Companies Around the World Hit by Hong Kong Protests

Category: Best data-driven reporting (small and large newsrooms)

Country/area: Hong Kong S.A.R., China

Organisation: Bloomberg

Organisation size: Big

Publication date: 11 Jun 2019

Credit: Gregory Turk, Gregor Stuart Hunter

Project description:

The project aimed to track the impact of Hong Kong’s protests on multinational corporations through analysis of corporate earnings call transcripts. Through applying a natural language processing model, we were able to find many companies beyond those that had an obvious connection with Hong Kong or a brand presence in the city, such as payments processors, recruitment consultants, chicken farms and Crocs, the shoemaker.

Impact reached:

The project allowed us to cut through the euphemisms and obfuscatory language used by analysts and corporate executives to find words and phrases that were loosely associated with the protests but still relevant – for example, “the political thing” was how one described the growing unrest. By broadening the scope of companies covered with a minimum of time spent, it allowed a few reporters to quickly grasp a large swathe of the local economy in one fell swoop – and make the case to our readers that consumption patterns in Hong Kong are shifting, brands are increasingly looking to mainland Chinese markets and the former British colony is losing its allure as a shopping destination and a jumping-off point for executives travelling to the rest of the country.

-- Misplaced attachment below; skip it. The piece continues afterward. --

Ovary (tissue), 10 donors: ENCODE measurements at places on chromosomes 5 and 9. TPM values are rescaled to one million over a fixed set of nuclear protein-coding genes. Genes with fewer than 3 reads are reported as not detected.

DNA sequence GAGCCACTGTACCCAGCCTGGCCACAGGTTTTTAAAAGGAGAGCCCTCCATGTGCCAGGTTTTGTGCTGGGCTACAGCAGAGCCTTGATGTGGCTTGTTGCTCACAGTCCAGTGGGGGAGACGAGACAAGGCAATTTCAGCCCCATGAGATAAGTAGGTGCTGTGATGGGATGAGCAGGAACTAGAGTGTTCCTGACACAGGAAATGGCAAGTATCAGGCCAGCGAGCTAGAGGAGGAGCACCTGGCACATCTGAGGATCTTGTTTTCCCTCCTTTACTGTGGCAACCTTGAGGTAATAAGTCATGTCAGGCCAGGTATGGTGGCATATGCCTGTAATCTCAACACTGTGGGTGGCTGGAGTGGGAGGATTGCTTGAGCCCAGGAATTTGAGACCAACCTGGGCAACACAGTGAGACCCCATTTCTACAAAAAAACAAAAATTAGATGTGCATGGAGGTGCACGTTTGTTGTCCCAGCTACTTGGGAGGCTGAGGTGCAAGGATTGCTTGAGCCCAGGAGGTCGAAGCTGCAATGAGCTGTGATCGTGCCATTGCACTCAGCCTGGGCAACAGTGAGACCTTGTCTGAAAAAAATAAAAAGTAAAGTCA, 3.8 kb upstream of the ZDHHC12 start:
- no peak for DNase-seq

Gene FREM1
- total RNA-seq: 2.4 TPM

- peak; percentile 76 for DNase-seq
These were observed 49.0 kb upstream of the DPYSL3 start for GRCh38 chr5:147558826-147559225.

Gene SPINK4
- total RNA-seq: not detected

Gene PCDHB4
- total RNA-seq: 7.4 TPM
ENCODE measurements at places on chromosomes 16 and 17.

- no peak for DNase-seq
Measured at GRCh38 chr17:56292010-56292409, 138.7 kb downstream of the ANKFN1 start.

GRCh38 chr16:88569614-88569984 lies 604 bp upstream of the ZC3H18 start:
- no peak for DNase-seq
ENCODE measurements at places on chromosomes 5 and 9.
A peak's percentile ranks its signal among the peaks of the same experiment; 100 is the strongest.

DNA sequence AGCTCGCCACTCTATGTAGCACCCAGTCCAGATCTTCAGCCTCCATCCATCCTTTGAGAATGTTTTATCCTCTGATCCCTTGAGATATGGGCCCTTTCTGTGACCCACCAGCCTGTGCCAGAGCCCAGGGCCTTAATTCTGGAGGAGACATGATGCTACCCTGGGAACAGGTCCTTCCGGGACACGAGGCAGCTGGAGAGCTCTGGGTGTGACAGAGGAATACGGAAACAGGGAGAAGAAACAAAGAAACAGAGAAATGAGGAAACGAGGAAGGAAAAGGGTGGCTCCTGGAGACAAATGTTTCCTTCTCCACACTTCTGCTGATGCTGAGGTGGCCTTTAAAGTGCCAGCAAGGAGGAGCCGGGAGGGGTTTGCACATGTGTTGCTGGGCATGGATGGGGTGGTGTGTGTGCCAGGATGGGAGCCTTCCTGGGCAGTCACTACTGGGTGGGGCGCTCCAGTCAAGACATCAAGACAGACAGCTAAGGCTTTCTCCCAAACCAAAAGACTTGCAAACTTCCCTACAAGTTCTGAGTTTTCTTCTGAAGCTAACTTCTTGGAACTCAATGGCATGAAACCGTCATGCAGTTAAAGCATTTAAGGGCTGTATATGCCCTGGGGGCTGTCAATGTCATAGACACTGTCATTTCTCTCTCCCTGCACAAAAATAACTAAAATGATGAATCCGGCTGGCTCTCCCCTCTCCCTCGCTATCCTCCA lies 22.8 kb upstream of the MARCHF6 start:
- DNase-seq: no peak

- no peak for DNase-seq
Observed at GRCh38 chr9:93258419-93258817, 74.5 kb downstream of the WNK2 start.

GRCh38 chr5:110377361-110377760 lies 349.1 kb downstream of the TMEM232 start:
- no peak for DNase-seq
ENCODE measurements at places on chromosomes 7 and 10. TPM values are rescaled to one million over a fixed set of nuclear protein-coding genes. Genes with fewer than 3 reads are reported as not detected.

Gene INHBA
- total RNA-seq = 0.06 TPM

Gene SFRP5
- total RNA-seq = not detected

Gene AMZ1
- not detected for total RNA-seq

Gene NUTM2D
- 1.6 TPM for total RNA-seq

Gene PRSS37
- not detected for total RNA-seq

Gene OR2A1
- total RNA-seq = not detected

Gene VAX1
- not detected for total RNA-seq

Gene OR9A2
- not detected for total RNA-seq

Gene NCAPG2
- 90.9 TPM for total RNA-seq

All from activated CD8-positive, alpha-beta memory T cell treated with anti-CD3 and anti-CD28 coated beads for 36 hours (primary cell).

Techniques/technologies used:

We used our proprietary Bloomberg Streams toolkit, which uses an AI-powered natural language processing model to search through news, Twitter accounts, and corporate filings.

What was the hardest part of this project?

Generating a meaningful AI model through our Streams tools required ingesting and tagging a lot of data – we tagged almost 3,000 entries as either relevant or not. To get the project ready in time for companies’ quarterly earnings season we had to divide up the labor, and towards this end we came up with an event we dubbed Streams Factory. This required around two dozen staff to train an AI on past examples of warnings by companies at investor days and other corporate access events for investment analysts. To encourage people to show up, we bribed them with cookies.

Natural language processing is a largely unexplored field within journalism. Bloomberg has vast amounts of data, but making sense of the deluge is nearly impossible for a single reporter. By finding a strategy that works, we now have a replicable model for future stories that we can deploy covering everything from self-driving car crashes to virus outbreaks in China.

What can others learn from this project?

Sometimes, successful application of technology is a labour-intensive exercise. It can help to break work down into batches; it can also help to have assistance from colleagues in other countries to advance the project when colleagues in another location are asleep.

Project links: